Sustainable and Ethical Business Practices for Japan

Trends / Sustainability
Yuri Endo
Jan 7, 2022
With the growing awareness for climate protection, consumers have shifted their attention toward responsible and ethical businesses. The key to identifying an ethical business is the extent to which its products and services have a positive impact on people, the environment, and animals at each stage of production and the product life cycle. This may sound obvious, but in fact, it is not easy for even the largest companies to meet all the requirements.
For example, does the company ensure that employees and contractors are given rights in line with international labor standards, rather than exploiting workers throughout the supply chain? Do they prohibit child labor and forced labor, and have policies and practices regarding worker safety, the right to join labor unions, and the payment of living wages? Does the company take into consideration the use of resources and energy, the reduction of carbon dioxide emissions, the impact on water quality, and the safe use and disposal of chemicals during the entire development, manufacturing, and distribution process? Are they using materials that are cheap and convenient, but harmful to the earth, such as plastic and polyethylene? Are the products cruelty‑free, meaning they are not tested on animals? Do they use animal products?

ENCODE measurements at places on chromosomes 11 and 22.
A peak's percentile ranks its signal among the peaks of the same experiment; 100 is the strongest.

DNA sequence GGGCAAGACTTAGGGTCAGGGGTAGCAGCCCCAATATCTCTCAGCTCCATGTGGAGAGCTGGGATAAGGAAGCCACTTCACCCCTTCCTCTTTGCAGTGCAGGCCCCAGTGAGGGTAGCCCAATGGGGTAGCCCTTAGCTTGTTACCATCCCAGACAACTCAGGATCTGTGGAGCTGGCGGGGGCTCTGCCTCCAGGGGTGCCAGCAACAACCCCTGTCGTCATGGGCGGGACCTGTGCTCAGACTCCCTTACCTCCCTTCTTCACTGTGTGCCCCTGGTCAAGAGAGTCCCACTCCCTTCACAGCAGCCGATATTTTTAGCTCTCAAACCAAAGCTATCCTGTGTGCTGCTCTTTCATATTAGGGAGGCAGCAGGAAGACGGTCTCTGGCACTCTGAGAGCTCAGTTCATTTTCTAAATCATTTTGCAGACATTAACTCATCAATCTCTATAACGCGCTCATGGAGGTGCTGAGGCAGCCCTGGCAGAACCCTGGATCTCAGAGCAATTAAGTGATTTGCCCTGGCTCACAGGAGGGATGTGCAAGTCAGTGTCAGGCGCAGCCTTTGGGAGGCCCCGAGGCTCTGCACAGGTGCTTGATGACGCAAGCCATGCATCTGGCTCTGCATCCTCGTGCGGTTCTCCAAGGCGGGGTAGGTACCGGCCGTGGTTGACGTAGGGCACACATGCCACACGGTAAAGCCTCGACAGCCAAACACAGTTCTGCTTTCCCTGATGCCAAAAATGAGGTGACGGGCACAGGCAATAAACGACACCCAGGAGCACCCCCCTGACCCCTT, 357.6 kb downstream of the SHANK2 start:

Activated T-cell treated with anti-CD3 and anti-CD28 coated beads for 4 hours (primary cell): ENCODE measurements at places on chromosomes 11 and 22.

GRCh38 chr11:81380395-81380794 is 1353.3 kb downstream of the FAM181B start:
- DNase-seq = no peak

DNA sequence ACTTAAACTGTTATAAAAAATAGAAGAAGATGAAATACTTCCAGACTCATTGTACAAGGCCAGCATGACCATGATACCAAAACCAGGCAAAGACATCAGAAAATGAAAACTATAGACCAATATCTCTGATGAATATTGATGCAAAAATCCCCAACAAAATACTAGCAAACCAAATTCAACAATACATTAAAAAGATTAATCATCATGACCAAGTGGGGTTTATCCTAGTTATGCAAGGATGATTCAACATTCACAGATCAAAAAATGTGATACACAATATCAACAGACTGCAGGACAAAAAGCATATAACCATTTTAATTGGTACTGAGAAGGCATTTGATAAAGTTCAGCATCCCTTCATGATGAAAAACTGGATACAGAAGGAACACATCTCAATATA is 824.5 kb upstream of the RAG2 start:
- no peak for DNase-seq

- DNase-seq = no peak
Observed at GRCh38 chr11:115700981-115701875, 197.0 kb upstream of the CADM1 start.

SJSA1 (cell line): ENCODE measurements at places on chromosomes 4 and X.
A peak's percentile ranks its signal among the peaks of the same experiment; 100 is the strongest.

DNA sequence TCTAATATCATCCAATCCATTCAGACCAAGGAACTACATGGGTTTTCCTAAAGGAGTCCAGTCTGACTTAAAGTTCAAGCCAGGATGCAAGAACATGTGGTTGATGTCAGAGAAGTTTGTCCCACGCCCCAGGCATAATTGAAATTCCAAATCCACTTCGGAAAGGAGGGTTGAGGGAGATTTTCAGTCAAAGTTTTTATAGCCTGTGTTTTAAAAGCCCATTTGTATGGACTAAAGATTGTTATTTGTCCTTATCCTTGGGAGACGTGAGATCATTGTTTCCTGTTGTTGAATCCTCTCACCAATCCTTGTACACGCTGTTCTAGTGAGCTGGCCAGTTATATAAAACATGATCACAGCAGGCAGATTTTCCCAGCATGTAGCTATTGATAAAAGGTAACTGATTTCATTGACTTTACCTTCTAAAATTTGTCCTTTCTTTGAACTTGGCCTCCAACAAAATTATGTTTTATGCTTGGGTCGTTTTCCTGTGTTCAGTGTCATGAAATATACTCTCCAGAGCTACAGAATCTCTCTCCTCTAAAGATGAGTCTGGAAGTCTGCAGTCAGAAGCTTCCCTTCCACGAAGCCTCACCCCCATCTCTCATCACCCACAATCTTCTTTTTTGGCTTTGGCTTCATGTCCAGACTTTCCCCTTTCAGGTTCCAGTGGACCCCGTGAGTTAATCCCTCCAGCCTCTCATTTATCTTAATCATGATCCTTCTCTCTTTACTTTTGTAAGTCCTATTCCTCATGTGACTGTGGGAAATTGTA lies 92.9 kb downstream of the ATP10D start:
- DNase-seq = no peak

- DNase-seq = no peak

The majority of consumers in Japan prefer to buy products and services from companies that respect human rights and have good labor practices at all stages of the supply chain.
Before the pandemic, most Japanese consumers believed that the way we treat our planet will have a major impact on our future but were unable to find concrete ways to lead a more environmentally sustainable lifestyle other than to recycle.   According to our latest Visual GPS research conducted after the pandemic, the majority of consumers in Japan prefer to buy products and services from companies that, in addition to being environmentally conscious, respect human rights and have good labor practices at all stages of the supply chain. They are aware that there is more than one issue within the ecological crisis. 

However, many respondents said that while they would like to choose environmentally friendly products, they tend to prioritize convenience and cost and do not know what they can do to reduce their carbon footprint. The younger the respondents were, the more they tended to pursue convenience. It can be said that there is a dissonance between values and actual consumption trends.
For companies and media outlets looking to visualize responsible and ethical businesses, here are some insights to keep in mind.

Are you showing ethical business practices?
Are you showing how materials are sourced, products are manufactured, and delivered to consumers in an ethical and responsible manner that takes into account social and environmental concerns? Are you showing how products and services are produced in an environment that takes into account the well‑being of workers?

Are you showing support for the local community?
Amidst the Pandemic, the majority of consumers in Japan say that supporting local small
businesses is a priority. Buying locally can also help reduce your carbon footprint.

Are you showing the circular economy?
Unlike the conventional economic system of "take," "make," and "waste," in a circular economy, products and raw materials are regarded as "resources" and circulated without producing waste.

The Reuse Revolution